In 1990 Stynes was named Melbourne’s vice-captain. He also played for Ireland against Australia in the International Rules series. Even bet­­ter he won the Brownlow Medal in 1991, for being the fairest and best AFL footballer of the year across Aust­ral­ia.

How did an injured footballer not miss ANY games? In 1993 Jim should have missed 6 weeks with a com­p­ound rib fracture, yet he played on! But to keep on playing, Stynes endured a rigorous fitness test where tough Demon train­ers ran into him during a 20-minute training session; the epitome of mental toughness as well. The next year he sus­t­ained a medial ligament tear, but again played on.

Jim Stynes statue
in the Avenue of Legends, outside the MCG
2014. ABC

In fact he was Melbourne’s best pl­ayer 3 years in a row: 1995-7 so he rec­eived 3 Best and Fairest Awards. Stynes re­p­re­s­ented Victoria for the first time in State of Origin football; altogether he played in 10 State teams for Victoria. Stynes ended his career with 264 matches, second only to God/Robert Flower as Mel­b­ourne’s recordholder.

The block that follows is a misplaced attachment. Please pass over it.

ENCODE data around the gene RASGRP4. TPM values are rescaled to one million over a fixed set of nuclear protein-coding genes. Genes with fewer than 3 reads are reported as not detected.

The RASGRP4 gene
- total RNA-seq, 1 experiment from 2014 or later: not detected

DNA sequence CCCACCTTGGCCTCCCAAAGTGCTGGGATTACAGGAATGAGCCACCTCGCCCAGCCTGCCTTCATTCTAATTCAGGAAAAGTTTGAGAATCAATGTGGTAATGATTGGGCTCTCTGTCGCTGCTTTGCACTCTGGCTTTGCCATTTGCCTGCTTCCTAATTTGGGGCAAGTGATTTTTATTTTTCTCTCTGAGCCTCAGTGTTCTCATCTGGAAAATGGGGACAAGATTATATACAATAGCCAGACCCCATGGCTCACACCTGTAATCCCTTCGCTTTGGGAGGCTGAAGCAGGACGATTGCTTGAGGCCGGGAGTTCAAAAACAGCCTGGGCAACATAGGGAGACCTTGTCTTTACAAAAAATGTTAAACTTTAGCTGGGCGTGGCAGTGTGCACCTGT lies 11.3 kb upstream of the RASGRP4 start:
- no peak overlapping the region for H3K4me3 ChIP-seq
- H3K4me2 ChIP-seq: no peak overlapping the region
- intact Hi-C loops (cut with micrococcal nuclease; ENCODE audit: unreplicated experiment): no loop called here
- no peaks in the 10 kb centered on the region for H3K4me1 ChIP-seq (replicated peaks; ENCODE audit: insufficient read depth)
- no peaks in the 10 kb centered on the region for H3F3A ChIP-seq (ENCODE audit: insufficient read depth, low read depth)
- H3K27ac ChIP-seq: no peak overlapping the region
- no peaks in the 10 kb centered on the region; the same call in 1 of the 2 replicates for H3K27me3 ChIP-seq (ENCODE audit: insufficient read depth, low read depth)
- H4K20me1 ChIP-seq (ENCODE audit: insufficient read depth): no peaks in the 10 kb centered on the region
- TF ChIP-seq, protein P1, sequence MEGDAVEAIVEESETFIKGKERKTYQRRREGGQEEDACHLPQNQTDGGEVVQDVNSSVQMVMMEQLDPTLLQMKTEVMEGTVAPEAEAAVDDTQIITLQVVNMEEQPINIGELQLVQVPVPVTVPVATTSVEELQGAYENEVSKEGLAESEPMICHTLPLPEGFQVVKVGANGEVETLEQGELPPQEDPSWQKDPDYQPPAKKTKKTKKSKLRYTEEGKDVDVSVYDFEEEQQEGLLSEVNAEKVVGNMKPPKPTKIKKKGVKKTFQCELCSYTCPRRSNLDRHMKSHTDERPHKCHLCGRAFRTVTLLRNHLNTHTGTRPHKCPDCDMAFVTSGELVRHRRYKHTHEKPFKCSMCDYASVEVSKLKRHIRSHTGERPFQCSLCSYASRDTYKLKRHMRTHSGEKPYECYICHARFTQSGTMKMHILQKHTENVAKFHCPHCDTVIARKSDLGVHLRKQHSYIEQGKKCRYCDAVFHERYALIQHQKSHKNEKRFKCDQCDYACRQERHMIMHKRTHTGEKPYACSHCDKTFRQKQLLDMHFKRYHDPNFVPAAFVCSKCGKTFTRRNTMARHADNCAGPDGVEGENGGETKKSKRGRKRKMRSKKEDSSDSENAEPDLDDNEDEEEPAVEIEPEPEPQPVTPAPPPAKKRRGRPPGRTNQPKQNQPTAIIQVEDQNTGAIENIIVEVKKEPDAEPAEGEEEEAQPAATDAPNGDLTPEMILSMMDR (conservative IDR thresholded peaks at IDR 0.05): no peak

When Stynes announced his retirement in 1998, Melbourne fans every­where were grief stricken, including myself. And he also ended his play­ing career with the Australian National team, with whom he’d played 8 Int­er­nat­ional Rules matches. In 1999 he became assistant coach for the Australian Inter­national Rules team.

Stynes became Melbourne Club President in 2008, heading up a new-look board when the club was in debt. He rebuilt an experienced team, and oversaw major debt reduction.